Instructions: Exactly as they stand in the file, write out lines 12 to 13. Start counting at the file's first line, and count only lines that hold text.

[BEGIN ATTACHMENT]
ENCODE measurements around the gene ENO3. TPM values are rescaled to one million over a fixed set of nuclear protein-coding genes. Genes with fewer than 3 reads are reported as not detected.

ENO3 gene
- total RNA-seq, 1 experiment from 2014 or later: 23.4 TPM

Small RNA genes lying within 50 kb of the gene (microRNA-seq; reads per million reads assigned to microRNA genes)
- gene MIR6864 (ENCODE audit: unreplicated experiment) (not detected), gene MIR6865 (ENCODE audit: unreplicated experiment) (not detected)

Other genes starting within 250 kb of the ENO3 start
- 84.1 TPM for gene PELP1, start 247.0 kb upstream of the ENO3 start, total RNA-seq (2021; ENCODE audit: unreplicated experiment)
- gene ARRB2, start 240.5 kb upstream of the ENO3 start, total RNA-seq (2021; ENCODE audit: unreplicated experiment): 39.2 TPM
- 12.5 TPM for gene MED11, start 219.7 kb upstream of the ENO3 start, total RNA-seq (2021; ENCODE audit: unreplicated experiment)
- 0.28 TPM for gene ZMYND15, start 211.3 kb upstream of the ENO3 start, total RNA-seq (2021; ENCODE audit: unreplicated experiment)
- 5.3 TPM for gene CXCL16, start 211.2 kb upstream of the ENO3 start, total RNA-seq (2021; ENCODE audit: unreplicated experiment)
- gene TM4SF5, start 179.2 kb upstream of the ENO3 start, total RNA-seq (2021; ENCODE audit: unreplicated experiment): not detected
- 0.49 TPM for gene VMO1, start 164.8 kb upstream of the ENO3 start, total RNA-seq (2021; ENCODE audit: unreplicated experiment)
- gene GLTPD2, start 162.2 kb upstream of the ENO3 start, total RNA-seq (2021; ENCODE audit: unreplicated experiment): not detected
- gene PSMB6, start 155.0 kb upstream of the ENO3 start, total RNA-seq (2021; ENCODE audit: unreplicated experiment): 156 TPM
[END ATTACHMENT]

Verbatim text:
- gene TM4SF5, start 179.2 kb upstream of the ENO3 start, total RNA-seq (2021; ENCODE audit: unreplicated experiment): not detected
- 0.49 TPM for gene VMO1, start 164.8 kb upstream of the ENO3 start, total RNA-seq (2021; ENCODE audit: unreplicated experiment)